Should I give more employees company cards?
By Elaine Pofeldt | Published: May 27, 2013
Your Business Credit
Dear Your Business Credit,
I offer credit cards to a few key executives at my small company, a professional services firm. I'm considering adding more accounts for mid-level people, but I'm not sure whether that's a good idea. Any advice? -- John
It's a good question. At many larger companies, it's common to provide corporate cards to many employees, but in a small business, handing out cards to everyone can create headaches. As the owner of the business and the signer for the cards, you'll typically share responsibility with the business entity for the charges on the cards. You won't be eligible for the types of corporate card programs that big companies get, in which the company may bear all of the liability. That means you'll want to be especially careful about handing out cards.
Whatever card you choose, you'll first want to make sure you're getting a really good deal. If you're going to increase the number of cards -- and presumably the spending -- on your account, you may be able to more easily benefit from any rewards program that comes with the account.
Next, I'd take a look at each employee's situation individually. If you're asking particular employees, such as sales representatives, to make large purchases such as airline tickets on their personal credit cards and wait for reimbursement, this could be burdensome for them, especially for those with moderate salaries. They may appreciate having a separate card for business use.
Even if employees don't travel, it may be helpful for them to have a corporate card. For instance, if your office manager often runs to the office supply store to restock, offering a corporate card to cover these purchases is a good idea.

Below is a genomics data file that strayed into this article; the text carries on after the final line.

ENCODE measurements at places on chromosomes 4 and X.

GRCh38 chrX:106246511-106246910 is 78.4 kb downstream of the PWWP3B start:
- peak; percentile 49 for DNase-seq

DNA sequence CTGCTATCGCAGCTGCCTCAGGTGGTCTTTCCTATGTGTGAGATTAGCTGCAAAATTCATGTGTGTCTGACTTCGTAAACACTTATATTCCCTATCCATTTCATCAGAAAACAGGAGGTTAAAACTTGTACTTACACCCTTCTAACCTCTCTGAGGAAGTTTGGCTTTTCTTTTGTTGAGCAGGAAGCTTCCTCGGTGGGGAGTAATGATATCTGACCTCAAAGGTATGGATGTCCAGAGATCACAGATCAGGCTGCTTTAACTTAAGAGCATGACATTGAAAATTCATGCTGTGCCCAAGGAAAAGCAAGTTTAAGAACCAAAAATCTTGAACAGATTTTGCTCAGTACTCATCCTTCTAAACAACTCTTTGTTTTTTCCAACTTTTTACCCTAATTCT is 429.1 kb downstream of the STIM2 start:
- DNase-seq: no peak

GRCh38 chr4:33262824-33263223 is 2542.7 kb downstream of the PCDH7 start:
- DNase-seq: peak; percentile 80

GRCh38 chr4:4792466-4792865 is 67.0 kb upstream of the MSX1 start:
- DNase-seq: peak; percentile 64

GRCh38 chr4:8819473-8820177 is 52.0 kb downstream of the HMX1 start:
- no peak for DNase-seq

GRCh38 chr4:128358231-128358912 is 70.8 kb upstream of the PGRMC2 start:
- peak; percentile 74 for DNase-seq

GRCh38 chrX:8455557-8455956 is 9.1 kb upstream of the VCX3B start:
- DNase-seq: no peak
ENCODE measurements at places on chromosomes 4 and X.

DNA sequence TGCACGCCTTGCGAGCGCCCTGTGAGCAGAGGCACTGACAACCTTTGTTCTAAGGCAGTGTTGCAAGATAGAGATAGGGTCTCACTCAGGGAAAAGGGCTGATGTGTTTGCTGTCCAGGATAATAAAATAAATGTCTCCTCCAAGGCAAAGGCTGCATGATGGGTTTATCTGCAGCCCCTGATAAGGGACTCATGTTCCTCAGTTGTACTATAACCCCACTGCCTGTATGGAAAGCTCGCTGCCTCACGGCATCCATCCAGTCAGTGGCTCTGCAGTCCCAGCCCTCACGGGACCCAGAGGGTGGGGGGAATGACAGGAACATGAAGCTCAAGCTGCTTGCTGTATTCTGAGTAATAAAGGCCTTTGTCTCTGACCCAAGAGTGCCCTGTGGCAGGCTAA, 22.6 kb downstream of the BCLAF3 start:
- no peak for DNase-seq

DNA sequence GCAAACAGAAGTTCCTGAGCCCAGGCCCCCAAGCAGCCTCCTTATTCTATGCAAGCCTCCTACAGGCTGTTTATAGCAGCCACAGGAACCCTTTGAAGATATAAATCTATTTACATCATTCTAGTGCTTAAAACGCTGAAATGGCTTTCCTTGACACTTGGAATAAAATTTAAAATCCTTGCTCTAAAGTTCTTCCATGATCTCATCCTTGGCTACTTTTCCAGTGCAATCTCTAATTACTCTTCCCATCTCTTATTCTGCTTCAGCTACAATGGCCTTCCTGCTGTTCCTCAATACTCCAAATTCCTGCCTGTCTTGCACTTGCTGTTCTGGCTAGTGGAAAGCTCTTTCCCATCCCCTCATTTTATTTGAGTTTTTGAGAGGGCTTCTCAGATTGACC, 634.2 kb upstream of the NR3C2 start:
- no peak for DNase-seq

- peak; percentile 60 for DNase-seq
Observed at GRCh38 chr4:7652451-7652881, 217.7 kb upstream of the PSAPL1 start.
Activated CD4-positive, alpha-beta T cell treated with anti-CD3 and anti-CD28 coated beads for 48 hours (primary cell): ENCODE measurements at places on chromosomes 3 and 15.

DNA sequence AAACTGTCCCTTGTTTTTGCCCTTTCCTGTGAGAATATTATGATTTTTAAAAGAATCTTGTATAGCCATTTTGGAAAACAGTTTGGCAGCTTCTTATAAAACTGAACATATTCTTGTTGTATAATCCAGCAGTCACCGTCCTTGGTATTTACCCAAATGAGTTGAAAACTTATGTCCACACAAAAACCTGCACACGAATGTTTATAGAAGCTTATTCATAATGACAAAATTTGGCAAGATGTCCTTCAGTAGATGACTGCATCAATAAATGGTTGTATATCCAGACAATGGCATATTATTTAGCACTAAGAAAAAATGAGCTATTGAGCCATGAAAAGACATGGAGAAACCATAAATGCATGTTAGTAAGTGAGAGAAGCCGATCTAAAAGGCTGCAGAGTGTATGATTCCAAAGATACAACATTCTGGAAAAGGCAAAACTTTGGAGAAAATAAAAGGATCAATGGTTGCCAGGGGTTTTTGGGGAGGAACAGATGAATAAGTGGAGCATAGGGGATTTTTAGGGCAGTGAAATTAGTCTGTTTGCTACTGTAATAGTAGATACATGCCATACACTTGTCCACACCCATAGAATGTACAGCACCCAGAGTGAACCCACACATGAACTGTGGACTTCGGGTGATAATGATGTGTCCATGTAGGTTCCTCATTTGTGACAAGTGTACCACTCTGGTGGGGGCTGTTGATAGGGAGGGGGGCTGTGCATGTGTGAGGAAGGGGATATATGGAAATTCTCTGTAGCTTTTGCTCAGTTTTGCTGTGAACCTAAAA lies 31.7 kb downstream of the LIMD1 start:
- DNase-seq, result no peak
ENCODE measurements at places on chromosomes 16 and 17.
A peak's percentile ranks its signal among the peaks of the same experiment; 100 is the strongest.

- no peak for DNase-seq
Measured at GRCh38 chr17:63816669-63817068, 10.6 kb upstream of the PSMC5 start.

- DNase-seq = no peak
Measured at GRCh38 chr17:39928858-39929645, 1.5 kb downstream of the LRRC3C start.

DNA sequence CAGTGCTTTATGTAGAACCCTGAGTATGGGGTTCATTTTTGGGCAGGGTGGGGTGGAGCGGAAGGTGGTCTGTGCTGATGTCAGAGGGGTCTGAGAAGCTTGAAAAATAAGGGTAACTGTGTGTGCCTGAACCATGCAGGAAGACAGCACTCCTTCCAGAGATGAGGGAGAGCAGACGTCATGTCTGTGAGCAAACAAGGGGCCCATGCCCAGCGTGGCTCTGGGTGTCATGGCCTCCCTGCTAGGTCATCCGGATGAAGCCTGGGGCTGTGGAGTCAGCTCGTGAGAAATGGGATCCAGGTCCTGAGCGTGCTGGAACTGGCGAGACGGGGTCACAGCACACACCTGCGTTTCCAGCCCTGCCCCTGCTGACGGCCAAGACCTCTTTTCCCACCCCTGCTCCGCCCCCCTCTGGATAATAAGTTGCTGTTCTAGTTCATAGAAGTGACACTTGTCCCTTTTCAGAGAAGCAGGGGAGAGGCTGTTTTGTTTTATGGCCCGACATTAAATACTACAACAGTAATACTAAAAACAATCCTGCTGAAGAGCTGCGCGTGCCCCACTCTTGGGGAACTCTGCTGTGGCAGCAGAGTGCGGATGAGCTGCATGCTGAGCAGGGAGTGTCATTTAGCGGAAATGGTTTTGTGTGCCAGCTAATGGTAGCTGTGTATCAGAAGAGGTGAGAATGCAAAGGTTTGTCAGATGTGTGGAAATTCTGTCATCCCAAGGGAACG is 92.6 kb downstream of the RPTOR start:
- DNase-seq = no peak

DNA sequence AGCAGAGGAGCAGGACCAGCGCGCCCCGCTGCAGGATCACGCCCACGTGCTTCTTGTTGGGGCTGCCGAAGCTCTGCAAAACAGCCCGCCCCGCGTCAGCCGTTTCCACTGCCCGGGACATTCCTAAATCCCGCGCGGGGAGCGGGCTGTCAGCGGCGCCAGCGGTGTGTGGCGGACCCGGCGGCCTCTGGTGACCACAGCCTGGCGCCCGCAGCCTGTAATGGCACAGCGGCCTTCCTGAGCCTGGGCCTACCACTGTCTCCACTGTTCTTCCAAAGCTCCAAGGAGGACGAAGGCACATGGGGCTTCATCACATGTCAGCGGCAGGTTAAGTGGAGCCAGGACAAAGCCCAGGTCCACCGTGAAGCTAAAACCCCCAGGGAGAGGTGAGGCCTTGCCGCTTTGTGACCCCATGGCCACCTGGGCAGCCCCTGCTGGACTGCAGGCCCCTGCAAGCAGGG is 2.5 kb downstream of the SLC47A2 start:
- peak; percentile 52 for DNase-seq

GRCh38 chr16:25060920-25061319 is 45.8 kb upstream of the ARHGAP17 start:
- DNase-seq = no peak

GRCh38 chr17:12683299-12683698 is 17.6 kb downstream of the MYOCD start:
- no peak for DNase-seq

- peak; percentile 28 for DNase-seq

This isn't just helpful to them. It'll be easier for you to keep track of expenses at tax time if you have opted for a card that offers thorough spending reports. You'll have a clear record of each employee's business purchases, without having to ask them to cough up missing receipts.
At the same time, there's no point in offering business cards to staff members who make purchases on behalf of your company only once in a while. It's easy to forget they have a card, and if it goes missing, no one may notice until it's been misused. You can contest fraudulent charges, but that takes valuable time and can take a while to get reimbursed.
It's also possible that employees will misuse a corporate card. Most won't, but of course, giving cards to people who don't really need them increases the likelihood that someone will be tempted to buy rounds of drinks for friends who have nothing to do with the business -- or go on a spending spree at the mall. Setting a clear, written policy explaining how the cards may or may not be used can help prevent this scenario, but there's no guarantee that everyone will follow it.
Mark Faust, principal of Echelon Management, a growth consultancy in Cincinnati, says that if you've taken pains to hire people you trust, card misuse should not be a big concern. He finds that many employers aren't quick enough to empower staff with cards, sometimes because they're so lost in the weeds in their businesses that they're micromanaging things such as which office paper to buy. Faust notes that if employees make improper purchases, you can always require them to reimburse you when you're reviewing monthly expenses -- or fire them.
For some business owners, that may be too much drama. My suggestion is to consider your own tolerance for dealing with a situation like this if it crops up. Ultimately, you need to find a volume of employee cards that works for your business -- the one that makes life easier for the greatest number of people, including you.
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